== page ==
Oil viscosity, or thickness, varies considerably by temperature. Because of the operating temperature ranges of automotive internal combustion engines, a single-viscosity oil cannot be used as it would be too thick when cold or too thin when hot. Thus almost all vehicle engines use multi weight oil.
Generally these multi-weight oils are created by single weight oils treated with viscosity index improvers (VII). The goal is to have oil with the viscosity of the base grade when cold and the viscosity of the second grade when hot. This creates an 'all-season' oil for variable temperatures. The viscosity of multi-grade oil will still vary logarithmically with temperature changes, but the change is lessened.
Oil weight, or viscosity, refers to the thickness. The temperature requirements set for oil by the SAE (Society of Automotive Engineers) is zero degrees F for low and 212 degrees F (100 degrees C) for high.
Oils meeting the SAE's low temperature requirements have a 'W' (for 'winter') after the viscosity number/rating (for example 10W), and oils that meet the high ratings have no letter (for example 30).
An oil gets this number rating for viscosity by heating it to a specified temperature and then allowing it to flow out of a constant-sized hole. The viscosity rating is then determined by the length of time it takes a standard oil quantity to flow out of this hole. Quicker flows get a lower rating, slower flows get a higher rating. So larger numbers are thicker.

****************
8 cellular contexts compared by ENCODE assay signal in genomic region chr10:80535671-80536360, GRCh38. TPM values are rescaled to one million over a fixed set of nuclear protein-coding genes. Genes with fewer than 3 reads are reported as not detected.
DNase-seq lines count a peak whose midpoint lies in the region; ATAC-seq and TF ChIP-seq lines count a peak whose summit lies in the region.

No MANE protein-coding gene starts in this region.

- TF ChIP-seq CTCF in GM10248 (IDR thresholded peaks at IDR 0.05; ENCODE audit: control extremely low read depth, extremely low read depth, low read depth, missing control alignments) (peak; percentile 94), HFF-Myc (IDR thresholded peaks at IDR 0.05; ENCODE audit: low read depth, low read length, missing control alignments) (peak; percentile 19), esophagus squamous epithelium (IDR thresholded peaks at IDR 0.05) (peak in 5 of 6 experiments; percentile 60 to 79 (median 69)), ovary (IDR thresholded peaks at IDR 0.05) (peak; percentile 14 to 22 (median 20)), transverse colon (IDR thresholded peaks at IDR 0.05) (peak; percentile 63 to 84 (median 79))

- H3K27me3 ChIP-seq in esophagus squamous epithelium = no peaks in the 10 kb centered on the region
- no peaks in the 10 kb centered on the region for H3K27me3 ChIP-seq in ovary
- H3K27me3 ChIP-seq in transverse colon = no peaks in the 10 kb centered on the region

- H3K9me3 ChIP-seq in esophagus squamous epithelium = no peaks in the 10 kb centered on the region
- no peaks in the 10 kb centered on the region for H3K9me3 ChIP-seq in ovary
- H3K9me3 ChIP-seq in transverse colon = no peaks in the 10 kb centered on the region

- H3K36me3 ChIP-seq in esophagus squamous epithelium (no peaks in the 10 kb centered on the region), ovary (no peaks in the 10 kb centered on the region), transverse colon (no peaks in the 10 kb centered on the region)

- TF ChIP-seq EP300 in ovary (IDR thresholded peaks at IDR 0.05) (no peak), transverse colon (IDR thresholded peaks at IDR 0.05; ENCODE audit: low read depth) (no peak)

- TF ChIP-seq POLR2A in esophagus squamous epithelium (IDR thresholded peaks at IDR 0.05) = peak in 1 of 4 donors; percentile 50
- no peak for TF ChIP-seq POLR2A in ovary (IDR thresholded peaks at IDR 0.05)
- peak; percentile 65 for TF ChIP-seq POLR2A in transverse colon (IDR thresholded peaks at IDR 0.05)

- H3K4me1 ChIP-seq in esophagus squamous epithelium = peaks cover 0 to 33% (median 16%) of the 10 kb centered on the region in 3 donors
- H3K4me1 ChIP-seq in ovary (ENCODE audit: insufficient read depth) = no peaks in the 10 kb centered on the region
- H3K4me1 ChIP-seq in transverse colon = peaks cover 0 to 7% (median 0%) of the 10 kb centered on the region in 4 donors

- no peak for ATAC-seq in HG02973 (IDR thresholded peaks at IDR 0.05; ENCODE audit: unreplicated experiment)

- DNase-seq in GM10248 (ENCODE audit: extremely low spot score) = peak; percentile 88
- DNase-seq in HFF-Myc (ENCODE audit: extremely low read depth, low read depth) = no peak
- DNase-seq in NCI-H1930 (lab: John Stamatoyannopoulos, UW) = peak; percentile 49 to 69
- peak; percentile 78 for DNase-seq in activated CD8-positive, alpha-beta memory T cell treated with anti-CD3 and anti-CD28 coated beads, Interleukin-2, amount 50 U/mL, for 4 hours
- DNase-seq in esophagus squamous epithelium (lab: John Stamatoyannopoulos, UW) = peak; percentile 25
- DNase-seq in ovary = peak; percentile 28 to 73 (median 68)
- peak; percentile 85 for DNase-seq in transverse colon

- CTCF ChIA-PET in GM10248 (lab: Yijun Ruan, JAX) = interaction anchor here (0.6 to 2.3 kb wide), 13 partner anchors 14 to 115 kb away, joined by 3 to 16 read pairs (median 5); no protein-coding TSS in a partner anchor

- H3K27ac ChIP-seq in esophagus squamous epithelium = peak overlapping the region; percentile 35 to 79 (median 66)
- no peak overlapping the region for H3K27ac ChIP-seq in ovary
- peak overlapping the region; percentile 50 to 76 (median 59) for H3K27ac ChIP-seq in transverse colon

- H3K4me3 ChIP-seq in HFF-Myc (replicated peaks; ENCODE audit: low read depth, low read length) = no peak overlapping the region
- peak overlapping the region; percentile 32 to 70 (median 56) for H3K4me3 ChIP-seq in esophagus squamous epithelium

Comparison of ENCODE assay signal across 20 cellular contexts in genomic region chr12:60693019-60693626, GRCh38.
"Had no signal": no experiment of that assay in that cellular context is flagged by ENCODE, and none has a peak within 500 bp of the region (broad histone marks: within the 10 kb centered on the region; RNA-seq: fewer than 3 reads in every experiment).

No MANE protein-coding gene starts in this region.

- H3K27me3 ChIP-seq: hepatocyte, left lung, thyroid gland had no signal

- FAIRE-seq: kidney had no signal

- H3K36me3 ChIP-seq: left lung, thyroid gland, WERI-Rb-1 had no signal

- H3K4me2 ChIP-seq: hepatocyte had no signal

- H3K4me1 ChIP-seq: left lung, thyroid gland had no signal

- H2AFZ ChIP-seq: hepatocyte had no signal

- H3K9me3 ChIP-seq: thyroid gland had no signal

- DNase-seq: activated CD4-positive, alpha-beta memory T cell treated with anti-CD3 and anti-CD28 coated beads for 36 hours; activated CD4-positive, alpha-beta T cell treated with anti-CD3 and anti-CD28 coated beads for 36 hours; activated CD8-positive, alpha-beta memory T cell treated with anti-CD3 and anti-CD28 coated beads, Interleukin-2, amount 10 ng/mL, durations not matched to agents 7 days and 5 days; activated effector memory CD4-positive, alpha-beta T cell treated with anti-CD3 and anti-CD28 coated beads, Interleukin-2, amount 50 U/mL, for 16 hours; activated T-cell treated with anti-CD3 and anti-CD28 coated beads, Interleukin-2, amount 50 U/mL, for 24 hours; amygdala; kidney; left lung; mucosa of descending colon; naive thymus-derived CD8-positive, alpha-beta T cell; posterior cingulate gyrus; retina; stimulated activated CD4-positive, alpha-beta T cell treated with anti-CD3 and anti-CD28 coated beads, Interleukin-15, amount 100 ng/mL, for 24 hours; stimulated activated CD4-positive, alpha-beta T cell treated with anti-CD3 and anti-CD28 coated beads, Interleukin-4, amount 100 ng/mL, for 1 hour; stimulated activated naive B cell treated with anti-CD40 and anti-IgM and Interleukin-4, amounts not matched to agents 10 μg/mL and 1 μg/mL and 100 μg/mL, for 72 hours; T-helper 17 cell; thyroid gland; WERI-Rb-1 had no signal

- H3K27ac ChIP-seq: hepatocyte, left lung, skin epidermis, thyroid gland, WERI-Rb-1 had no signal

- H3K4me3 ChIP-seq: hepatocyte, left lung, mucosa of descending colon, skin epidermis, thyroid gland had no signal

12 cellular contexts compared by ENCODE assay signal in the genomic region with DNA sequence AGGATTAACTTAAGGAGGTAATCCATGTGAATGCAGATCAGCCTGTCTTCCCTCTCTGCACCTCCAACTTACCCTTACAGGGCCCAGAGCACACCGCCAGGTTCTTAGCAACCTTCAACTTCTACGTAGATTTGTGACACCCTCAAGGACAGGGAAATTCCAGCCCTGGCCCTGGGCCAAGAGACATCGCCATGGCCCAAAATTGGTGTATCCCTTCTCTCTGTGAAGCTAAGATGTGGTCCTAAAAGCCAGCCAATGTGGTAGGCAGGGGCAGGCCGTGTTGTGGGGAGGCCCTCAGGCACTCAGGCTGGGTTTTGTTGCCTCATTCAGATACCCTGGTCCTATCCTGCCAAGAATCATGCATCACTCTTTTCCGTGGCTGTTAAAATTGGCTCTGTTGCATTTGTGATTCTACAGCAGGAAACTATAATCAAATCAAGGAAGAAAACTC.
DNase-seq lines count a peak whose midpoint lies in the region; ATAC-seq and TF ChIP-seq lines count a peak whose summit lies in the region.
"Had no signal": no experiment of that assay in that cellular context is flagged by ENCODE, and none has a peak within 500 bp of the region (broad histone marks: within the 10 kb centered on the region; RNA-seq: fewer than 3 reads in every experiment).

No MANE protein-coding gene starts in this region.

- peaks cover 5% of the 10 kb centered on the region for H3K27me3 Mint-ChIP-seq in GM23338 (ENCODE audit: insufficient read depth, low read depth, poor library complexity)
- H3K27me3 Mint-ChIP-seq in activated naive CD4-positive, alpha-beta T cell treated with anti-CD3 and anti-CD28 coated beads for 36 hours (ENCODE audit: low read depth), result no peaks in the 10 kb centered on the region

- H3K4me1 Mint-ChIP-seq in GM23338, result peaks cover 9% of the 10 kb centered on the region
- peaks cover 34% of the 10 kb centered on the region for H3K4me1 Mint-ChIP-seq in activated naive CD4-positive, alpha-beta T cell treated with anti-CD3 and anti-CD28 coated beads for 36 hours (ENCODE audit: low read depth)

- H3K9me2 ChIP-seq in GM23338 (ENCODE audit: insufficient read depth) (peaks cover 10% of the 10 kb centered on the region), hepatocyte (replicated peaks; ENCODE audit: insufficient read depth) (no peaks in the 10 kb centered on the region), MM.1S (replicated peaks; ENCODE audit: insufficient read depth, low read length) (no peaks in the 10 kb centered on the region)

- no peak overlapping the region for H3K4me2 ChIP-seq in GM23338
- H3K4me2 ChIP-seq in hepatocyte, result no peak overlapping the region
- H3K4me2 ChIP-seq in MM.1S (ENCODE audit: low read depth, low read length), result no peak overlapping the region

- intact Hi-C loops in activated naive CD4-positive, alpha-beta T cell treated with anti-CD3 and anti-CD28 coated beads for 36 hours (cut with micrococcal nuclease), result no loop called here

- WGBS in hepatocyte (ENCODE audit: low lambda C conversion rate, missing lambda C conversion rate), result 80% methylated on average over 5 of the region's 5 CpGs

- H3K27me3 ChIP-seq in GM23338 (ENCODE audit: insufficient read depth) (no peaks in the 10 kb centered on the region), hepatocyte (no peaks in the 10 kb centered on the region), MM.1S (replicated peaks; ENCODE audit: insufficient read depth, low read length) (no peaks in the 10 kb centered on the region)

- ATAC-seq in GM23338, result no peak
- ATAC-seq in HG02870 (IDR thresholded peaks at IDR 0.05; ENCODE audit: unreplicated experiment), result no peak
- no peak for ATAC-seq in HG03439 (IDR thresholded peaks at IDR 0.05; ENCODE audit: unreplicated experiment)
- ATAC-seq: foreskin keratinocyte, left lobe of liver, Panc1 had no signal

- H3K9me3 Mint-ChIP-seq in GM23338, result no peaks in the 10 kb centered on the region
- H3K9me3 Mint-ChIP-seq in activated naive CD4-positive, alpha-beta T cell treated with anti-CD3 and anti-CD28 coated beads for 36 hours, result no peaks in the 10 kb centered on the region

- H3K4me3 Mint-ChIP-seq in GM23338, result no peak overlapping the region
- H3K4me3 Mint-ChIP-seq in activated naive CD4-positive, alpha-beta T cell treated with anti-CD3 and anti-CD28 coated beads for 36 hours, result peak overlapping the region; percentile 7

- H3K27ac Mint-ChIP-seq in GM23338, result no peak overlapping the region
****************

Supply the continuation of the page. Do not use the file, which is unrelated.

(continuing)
So oils are tested against the 0 or 210 degree F rating set by the SAE, for speed, as they flow through a constantly sized hole. Thus a 10W30 rated oil flows at a rating of '10' at zero degrees and a rating of '30' at 212 degrees. These numbers are merely a relative SAE specification number and not an actual viscosity measurement.
It is important to note that other oils such as gear oil use a different SAE specification and thus 90W-140 gear oil does not necessarily have a higher viscosity than engine oil.
Oil pressure results from resistance to flow, it does not indicate how much oil is flowing or where it is going. Thus the oil pressure in an engine indicates generally how pressurized the oil film is in the clearances between moving parts.
This is why even low oil pressures are acceptable, as it merely indicates that the oil is present in the clearances.
High oil pressures can be very bad. If the engine clearances are over pressurized, that excess pressure will start to look for the easiest path to escape. This easiest path may not be the direction it is desired to go, which is through the oil galleries to the next series of parts that require oil. If too much oil escapes between clearances, the oil volume further down the line can be considerably reduced.
For this reason engineers try to keep oil pressures within a range where there is enough pressure to maintain an oil film between moving parts but not too much that oil escapes excessively between those moving parts.